Every year when the Academy Awards roll around, I find myself embarrassed to admit that I do watch parts of the show.
I view the best of film as art and appreciate the work of the actors, directors, film editors, screen writers and others who bring good stories to the screen. This year I was interested in the success of “No Country for Old Men,” and was happy to see that the work of one of the country’s best authors made a successful transition into another medium.
I feel conflicted even watching parts of the show, especially when others find out that I actually had the TV on while all the glitz and glamour polluted–as some say–the airwaves all evening long. Americans, it appears, love their royalty and actors, actresses and those who surround them are the kings and queens we love to hate and hate to love.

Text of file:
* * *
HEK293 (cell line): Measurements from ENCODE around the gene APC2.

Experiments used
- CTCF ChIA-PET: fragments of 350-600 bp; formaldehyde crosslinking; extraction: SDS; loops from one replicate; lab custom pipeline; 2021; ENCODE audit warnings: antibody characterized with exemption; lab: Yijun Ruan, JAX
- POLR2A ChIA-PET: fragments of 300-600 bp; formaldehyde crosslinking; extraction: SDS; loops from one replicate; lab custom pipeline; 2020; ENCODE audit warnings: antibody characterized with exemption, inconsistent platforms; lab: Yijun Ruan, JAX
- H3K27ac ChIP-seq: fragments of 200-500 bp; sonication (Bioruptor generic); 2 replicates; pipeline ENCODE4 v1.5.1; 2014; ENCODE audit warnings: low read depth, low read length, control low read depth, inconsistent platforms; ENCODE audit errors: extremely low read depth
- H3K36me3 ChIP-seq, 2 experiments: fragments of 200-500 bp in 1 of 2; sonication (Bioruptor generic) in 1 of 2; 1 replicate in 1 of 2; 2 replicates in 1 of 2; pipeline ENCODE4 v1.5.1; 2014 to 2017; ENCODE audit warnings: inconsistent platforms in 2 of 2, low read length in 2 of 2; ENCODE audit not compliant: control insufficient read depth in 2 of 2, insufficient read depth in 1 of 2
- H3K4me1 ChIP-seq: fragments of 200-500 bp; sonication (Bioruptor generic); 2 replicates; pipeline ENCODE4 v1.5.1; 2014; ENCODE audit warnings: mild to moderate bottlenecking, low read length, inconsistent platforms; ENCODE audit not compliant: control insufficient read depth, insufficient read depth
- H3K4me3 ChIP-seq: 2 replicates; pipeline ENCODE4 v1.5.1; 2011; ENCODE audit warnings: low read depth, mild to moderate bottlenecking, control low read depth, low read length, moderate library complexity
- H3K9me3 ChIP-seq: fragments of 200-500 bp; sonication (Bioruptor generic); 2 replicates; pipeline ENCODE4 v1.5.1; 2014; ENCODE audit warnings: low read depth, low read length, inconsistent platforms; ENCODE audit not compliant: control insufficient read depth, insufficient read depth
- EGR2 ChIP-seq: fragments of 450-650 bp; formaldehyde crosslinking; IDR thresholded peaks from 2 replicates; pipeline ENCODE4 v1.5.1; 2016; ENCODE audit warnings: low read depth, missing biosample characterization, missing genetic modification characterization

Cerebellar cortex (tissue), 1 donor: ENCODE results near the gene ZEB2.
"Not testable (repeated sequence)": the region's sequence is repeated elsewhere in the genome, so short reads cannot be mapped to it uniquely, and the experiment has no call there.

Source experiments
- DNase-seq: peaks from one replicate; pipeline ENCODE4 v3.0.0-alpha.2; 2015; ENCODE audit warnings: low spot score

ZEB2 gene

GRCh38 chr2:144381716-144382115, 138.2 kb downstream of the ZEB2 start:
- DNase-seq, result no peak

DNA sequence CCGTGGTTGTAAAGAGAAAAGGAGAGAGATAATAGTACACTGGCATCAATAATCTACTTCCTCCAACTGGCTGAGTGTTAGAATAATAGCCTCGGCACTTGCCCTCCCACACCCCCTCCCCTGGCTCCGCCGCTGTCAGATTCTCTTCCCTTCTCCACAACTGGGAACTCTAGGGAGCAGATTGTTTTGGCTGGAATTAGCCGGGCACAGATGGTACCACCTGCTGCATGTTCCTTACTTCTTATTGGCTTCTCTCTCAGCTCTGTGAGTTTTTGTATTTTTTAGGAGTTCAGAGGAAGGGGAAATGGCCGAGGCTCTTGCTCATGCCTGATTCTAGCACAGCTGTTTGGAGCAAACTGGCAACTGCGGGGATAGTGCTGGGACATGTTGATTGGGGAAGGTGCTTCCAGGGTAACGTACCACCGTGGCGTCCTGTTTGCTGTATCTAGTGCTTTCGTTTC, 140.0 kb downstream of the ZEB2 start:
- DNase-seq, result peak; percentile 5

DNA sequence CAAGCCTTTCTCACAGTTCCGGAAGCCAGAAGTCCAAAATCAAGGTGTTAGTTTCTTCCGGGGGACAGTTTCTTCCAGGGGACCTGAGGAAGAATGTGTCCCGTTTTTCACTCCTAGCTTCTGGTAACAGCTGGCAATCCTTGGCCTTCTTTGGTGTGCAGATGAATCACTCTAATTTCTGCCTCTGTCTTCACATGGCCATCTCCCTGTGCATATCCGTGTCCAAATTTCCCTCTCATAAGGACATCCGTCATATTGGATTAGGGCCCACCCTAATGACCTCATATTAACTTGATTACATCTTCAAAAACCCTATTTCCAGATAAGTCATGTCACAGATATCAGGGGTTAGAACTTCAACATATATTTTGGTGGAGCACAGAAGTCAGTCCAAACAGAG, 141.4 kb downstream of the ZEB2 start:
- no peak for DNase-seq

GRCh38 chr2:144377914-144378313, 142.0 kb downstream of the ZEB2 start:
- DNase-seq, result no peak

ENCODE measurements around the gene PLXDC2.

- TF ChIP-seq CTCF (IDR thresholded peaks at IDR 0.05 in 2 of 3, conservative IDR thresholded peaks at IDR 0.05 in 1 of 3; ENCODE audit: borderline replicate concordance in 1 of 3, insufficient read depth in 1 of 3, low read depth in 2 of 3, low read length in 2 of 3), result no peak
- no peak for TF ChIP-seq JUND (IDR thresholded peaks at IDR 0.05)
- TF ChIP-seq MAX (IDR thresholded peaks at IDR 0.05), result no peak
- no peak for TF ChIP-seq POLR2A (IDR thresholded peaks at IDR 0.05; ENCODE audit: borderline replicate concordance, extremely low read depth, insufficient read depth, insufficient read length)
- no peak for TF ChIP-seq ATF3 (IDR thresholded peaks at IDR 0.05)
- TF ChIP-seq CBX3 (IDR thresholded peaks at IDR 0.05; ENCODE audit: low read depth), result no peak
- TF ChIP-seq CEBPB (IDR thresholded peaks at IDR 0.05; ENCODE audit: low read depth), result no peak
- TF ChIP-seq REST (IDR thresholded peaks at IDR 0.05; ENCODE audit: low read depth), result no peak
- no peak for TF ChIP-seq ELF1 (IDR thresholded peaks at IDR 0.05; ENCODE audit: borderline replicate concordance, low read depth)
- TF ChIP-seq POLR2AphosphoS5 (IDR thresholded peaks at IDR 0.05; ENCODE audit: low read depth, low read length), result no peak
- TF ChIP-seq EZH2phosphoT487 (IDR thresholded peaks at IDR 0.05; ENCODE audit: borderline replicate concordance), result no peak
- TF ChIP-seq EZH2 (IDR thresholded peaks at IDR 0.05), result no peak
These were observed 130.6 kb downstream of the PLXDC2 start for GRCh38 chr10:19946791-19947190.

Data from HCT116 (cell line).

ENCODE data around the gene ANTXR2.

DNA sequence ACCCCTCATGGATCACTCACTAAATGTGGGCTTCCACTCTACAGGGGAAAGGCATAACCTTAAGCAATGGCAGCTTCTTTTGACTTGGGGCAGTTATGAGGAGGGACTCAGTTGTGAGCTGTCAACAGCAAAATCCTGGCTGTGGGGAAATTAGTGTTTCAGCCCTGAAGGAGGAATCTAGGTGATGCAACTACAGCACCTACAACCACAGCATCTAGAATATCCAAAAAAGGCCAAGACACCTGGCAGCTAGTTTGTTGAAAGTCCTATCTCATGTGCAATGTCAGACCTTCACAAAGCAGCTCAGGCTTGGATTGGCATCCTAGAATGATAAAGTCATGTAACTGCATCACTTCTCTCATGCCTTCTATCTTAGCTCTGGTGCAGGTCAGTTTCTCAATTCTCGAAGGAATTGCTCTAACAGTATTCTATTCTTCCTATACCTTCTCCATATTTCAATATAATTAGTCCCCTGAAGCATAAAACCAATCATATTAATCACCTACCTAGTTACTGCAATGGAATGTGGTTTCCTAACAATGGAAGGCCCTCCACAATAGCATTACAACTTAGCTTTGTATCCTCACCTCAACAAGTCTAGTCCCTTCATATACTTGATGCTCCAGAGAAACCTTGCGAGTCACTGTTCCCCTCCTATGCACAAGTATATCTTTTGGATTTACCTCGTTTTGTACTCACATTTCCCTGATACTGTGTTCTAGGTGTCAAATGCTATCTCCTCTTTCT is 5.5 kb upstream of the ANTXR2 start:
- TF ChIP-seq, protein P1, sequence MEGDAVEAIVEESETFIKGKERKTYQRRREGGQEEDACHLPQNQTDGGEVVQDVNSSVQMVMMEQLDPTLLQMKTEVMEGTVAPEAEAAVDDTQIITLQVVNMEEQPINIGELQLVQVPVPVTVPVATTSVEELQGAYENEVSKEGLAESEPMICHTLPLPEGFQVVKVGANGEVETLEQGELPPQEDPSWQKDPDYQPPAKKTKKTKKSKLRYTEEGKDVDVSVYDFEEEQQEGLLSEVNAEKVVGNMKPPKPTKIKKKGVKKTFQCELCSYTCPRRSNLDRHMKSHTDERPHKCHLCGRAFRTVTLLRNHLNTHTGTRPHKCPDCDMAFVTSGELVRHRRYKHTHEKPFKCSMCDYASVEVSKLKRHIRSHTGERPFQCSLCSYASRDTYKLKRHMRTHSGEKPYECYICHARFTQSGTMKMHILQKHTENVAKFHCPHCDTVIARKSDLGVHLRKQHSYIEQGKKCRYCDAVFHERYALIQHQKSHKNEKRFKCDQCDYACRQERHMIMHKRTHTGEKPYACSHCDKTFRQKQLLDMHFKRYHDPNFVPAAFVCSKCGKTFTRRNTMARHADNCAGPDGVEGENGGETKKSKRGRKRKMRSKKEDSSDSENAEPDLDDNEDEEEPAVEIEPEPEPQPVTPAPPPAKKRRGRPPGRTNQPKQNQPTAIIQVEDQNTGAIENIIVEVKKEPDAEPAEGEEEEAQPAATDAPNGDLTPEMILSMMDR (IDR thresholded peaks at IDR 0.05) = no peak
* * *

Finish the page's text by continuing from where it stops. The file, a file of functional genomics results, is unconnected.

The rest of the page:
Photographs of the best dressed and the worst dressed and the red carpet arrivals from the OSCARS have been springing up all over the Internet like weeds. I see the names of the winners on my Yahoo page among the “most popular searches.” We, who begrudge the neighbor with the lottery winnings or the windfall inheritance as “the lucky stiff who doesn’t really deserve all that money” don’t mind adoring the “beautiful people” who make more money in one year than our entire neighborhood earns in a lifetime–and enjoying flaunting it.
So many paradoxes here. Perhaps making art makes folks larger than life. The glitz bothers me, though.